(from http://www.carnegiemuseums.org/cmnh/research/eosimias/)
Two exciting new fossil discoveries offer clues to the origin and evolution of higher primates-the group that today includes monkeys, apes, and humans. Carnegie Museum of Natural History's Dr. Chris Beard and associates are helping us understand who we are and where we came from. 
A team of American and Chinese paleontologists, organized by Dr. Beard, have unearthed foot bones of Eosimias, an early primate that lived about 40-45 million years ago in China. These bones provide us with our first glimpse at the skeleton of primates that are near the common ancestry of monkeys, apes, and humans.

Dr. Beard and his team of researchers have also discovered the fossils of the world's smallest known primates. Approximately the size of a human thumb, these creatures once roamed ancient rainforests near the eastern coast of China. These long-extinct primates are also surprisingly close relatives of monkeys, apes, and humans.


Dr. Chris Beard

The First Skeletal Remains of Eosimias

Illustration: Carnegie Museum of Natural History, Pittsburgh

The fossilized foot bones of Eosimias, an early higher primate that lived 45 million years ago, present the first unambiguous evidence that bridges the anatomical gap between lower primates, like lemurs and tarsiers, and higher primates, such as monkeys, apes, and humans.

Previously, paleontologists had found only jaws and teeth of Eosimias, a primitive tree-dwelling primate about the size of the smallest living monkeys. Because of the lack of available skeletal evidence, paleoanthropologists have been divided as to exactly where Eosimias fits on the primate family tree. Some scientists even doubted that it was a primate at all.

The new evidence - multiple ankle bones from sites in central and eastern China - confirms that Eosimias is a very primitive member of the lineage that today includes monkeys, apes, and humans. Unlike any other fossil primate, these bones possess characteristics of both higher and lower primates.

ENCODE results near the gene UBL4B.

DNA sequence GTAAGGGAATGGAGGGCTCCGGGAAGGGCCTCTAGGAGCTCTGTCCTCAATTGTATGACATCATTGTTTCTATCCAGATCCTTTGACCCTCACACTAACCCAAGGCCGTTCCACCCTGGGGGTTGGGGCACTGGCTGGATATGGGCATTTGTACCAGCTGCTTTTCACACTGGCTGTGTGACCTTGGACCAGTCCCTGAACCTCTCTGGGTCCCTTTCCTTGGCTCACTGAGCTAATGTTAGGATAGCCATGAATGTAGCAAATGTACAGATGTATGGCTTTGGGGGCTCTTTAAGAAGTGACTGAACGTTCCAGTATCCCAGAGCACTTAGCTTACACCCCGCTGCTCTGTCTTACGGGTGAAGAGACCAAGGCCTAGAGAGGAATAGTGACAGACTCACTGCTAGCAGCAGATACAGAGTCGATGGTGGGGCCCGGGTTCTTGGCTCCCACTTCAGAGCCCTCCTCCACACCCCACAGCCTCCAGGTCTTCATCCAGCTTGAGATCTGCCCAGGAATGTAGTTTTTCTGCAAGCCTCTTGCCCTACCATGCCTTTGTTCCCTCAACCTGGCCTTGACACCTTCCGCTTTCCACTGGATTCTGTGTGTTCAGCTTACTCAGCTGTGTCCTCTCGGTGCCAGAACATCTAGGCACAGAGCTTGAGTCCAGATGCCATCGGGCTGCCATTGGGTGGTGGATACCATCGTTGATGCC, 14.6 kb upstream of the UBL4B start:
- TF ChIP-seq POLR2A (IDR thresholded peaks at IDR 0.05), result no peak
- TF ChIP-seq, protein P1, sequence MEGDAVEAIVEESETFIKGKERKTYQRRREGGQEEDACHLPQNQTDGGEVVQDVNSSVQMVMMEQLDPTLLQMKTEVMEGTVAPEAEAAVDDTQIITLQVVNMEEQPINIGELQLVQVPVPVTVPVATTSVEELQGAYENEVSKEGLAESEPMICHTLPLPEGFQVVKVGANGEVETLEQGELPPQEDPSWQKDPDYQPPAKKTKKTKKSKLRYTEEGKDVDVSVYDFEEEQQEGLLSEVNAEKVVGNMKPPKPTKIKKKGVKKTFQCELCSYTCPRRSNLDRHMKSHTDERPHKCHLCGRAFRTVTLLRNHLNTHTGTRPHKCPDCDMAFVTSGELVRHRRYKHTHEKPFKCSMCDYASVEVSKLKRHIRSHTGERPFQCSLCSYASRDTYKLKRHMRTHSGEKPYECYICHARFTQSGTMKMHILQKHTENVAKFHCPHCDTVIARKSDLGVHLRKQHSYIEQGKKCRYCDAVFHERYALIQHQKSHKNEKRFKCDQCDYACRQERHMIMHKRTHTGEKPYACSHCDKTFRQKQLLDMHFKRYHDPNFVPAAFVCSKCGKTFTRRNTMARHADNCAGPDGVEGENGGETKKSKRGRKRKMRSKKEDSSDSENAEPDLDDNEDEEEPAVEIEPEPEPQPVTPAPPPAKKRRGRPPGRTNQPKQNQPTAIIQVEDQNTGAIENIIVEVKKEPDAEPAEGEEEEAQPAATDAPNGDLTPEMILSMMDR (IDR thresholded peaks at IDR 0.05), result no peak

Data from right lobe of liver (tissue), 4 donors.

Graphics by Mark A. Klingler, Carnegie Museum of Natural History

Carnegie Museum paleontologist Dr. Chris Beard, a leader of the joint American-Chinese expedition that resulted in the discovery, says the discovery is important because it fills a gap in the fossil record of humans and their nearest relatives.


The Smallest Known Primate Species
Dr. Beard's team of American and Chinese scientists also discovered the fossils of the world's smallest known primate species. Many of the fossils are one-third the size of Madagascar's mouse lemur, which at one ounce is the smallest living primate. These fossils may help scientists understand further the evolutionary family tree of primates, a group characterized by larger brains, grasping hands and feet, nails instead of claws, and eyes located in the front of the skull.

Illustration by Kim Reed-Deemer, Northern Illinois University

The tiny fossil primates also belong to a branch of primate evolution that eventually leads to humans. This surprising discovery shows that the earliest common ancestors of monkeys, apes, and humans were smaller than any living primate, and would have been the size of a living shrew. The tiny creatures were most likely tree dwellers that relied on a steady diet of insects and nectar. They were probably nocturnal, solitary creatures.


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